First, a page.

model for people trying to survive the AIDS scourge,” Chofamba said.
Commenting on the lack of a statement clarifying the matter, Chofamba said
it appeared, “the Prime Ministers team are trying to skirt the controversy
that this development throws up. It is a moral minefield.”
Asked if the matter could impact on Tsvangirai’s popularity ahead of
elections Chofamba said: “Apparently politics or elections tend to be about
purely power considerations and I doubt the sexual behaviour of political
leaders would weigh much in the matrix.”
Harare November 25, 2011 – Zanu-PF legislators on Thursday afternoon turned
the parliament gallery into a dancing hall before the 2012 budget
presentation by Finance Minister Tendai Biti when they sang songs
congratulating Prime Minister Morgan Tsvangirai for his ‘new marriage’.
A few minutes before the budget presentation when Prime Minister entered the
house Zanu-PF legislators stood up and started to cheer up on the Premier
“Mukuwasha auya,mukuwasha auya ,tambirai mukuwasha wedu auya”making
Tsvangirai feel uncomfortable.
Feeling disturbed by the noise and the cheering up Tsvangirai quickly took
seat near his party’s organising secretary Nelson Chamisa and started
talking as if he was no hearing what the house was singing.
To add petrol on fire Zanu-PF legislator for Goromonzi Beater Nyamupinga
Sister to Tsvangirai’s ‘new wife’ Locadia Karimatsenga who was seated at the
other wing of the gallery walked down to where Tsvangirai was seated and
shook him hands.
“Maiguru avo mavaona, vakunokwazisa mukwasha wedu”the legislators shouted
with joy,again this time with a lot of noise which echoed the whole gallery.
Prime Minister is said to have married a businesswoman Locadia Karimatsenga
Tembo in a traditional ceremony on Monday, and paid a bride price of
US$36,000 and 10 cows.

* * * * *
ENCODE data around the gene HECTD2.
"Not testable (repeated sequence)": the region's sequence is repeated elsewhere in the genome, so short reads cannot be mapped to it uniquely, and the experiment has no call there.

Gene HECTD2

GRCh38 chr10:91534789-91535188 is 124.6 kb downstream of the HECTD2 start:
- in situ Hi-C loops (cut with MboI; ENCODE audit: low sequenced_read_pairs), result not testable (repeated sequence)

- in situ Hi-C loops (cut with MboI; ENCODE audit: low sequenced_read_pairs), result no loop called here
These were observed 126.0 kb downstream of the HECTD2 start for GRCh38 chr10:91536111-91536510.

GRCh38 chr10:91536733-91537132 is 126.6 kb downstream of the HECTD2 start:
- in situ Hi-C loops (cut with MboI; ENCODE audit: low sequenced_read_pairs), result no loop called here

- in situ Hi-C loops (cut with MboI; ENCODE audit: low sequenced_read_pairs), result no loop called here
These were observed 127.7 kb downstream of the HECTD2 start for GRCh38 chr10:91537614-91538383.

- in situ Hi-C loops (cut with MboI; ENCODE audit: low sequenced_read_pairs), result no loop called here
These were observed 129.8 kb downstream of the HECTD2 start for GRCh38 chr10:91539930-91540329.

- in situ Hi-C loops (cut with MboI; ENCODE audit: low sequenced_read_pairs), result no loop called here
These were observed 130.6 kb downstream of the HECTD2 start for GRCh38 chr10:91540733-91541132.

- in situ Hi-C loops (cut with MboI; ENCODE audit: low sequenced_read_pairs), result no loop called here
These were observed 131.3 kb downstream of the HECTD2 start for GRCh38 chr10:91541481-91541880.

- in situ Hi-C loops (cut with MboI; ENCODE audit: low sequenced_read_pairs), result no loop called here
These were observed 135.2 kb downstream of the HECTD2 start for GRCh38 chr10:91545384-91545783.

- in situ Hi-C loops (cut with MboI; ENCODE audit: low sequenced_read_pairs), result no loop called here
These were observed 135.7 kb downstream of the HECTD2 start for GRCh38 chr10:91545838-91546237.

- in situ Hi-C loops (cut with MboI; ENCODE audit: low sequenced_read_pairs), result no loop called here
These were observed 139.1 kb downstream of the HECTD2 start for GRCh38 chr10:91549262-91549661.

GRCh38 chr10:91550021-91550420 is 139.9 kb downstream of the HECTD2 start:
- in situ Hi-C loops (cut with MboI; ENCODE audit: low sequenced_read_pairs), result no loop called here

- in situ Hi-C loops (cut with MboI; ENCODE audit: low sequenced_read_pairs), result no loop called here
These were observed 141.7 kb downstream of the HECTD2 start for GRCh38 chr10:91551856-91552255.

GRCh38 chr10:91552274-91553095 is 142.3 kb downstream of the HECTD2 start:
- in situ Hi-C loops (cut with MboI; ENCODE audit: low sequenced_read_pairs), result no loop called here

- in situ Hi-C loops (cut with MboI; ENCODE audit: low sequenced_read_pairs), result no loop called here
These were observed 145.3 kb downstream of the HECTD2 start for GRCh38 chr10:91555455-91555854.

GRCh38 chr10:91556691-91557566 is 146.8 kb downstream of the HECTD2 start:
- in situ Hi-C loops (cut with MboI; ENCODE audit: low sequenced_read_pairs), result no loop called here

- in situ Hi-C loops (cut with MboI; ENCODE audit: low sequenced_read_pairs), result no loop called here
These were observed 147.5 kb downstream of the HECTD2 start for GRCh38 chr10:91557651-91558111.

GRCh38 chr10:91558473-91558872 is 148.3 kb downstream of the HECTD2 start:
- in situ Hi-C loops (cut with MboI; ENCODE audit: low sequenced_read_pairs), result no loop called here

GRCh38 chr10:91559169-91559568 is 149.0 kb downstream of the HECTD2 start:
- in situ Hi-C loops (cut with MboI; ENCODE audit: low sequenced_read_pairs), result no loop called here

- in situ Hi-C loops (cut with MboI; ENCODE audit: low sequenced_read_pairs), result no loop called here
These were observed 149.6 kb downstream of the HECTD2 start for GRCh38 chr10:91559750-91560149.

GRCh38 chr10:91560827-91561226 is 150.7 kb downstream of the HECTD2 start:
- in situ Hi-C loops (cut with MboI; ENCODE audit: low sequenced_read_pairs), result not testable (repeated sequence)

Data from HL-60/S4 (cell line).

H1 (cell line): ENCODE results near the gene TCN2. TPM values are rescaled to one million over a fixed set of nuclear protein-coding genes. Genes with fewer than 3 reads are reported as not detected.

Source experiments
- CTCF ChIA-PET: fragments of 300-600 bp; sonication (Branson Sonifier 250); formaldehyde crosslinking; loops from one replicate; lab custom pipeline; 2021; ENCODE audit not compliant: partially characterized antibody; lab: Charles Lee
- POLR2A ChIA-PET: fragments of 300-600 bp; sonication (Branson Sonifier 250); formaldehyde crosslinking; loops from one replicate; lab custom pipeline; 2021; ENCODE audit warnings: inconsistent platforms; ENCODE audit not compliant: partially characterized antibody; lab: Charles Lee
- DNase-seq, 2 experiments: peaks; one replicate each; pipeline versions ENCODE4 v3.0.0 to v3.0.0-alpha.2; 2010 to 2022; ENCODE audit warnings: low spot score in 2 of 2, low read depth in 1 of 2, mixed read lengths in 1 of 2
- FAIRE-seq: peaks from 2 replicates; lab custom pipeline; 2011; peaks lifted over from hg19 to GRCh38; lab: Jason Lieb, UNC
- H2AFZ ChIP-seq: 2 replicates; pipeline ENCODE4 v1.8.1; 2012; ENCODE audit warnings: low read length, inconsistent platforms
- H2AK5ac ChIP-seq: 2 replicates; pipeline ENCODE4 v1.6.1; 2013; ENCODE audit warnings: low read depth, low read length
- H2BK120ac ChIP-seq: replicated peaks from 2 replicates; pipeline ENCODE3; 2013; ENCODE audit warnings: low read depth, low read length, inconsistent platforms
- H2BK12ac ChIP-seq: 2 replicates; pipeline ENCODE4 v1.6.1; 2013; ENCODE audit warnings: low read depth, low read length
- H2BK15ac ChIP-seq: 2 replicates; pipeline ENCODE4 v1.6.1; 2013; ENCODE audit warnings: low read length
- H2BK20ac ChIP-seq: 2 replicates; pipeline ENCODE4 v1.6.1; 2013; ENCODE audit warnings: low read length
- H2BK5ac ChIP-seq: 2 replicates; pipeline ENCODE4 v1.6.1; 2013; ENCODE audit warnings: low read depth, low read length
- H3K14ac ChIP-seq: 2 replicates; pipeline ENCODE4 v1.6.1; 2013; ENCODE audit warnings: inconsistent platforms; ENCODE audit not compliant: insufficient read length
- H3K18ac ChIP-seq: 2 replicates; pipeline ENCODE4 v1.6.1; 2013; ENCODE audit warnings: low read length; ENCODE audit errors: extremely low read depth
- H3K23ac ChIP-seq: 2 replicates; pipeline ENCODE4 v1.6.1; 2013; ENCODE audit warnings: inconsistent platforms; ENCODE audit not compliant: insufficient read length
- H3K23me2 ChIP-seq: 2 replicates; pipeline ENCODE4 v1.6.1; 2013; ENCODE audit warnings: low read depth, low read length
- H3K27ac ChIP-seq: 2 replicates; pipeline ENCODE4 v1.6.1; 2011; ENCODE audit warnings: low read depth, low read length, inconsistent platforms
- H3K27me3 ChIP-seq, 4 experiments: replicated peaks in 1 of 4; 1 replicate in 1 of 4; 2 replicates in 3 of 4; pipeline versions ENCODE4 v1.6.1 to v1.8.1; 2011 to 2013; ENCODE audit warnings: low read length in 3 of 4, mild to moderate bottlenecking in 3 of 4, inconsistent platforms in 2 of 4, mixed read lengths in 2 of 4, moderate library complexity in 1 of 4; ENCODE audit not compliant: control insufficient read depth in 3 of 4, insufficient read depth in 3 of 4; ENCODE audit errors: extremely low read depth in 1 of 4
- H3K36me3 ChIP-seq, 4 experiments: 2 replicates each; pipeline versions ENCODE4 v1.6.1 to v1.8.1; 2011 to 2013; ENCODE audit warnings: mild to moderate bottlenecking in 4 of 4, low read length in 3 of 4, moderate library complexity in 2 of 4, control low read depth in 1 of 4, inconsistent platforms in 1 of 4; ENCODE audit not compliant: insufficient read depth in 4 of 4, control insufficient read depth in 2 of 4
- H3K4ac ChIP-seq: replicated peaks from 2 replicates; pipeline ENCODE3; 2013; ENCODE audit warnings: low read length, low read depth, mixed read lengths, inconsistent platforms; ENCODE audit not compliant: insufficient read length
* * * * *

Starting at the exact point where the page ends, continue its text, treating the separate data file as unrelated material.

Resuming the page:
His first wife, Susan, died when they were involved in a car crash not long
after he had joined President Robert Mugabe in a unity government in 2009.
He on Thursday however denied that he ever married the sister of Zanu-PF
legislator, Locadia Karimatsenga on Monday at a ceremony held in Christon
Bank near Mazoe.
Instead his aides say he had only gone there to pay damages for impregnating
Karimatsenga who is carrying twins.
Reports say MDC sources said Tsvangirai might have been pressured to pay
damages for impregnating Karimatsenga and as he was doing so he was trapped
when the whole event was turned into an actual marriage ceremony.
The premier is said to be very unhappy about the whole incident which
started on Friday when Karimatsenga suddenly turned up at his Strathaven
home to become a live in lover.
Tsvangirai’s camp insist that the Karimatsenga family rushed to inform the
media of the “marriage” to make sure that the Prime Minister would not “come
out of the relationship” easily.
Despite the denials by the Tsvangirai camp, Zanu-PF MP for Goromonzi Beater
Nyamupinga all but firmly confirmed the marriage.
The Constitutional Court will hand down judgment in the Mail & Guardian’s
bid to make President Jacob Zuma release a report on Zimbabwe’s 2002
elections when it sits in Johannesburg on Tuesday.
The publication is using the Promotion of Access to Information Act to get
the report by two South African judges.
Zimbabwe’s President Robert Mugabe retained his position in that election
over opposition leader Morgan Tsvangirai.
The judges, Sisi Khampepe and Dikgang Moseneke, observed the elections at
the request of former president Thabo Mbeki.
Khampepe is a judge in the Constitutional Court and Moseneke is deputy chief
justice. They both recused themselves when the court heard the matter in
The publisher of the Mail & Guardian asked for the report in June 2008 but
the president would not release it on the grounds that it contained
information given by Zimbabwean officials in confidence.
The report was to be used by the president for policy formulation.
The Pretoria High Court granted an order compelling the president to make
the report public.
The Supreme Court of Appeal rejected an appeal by the presidency against the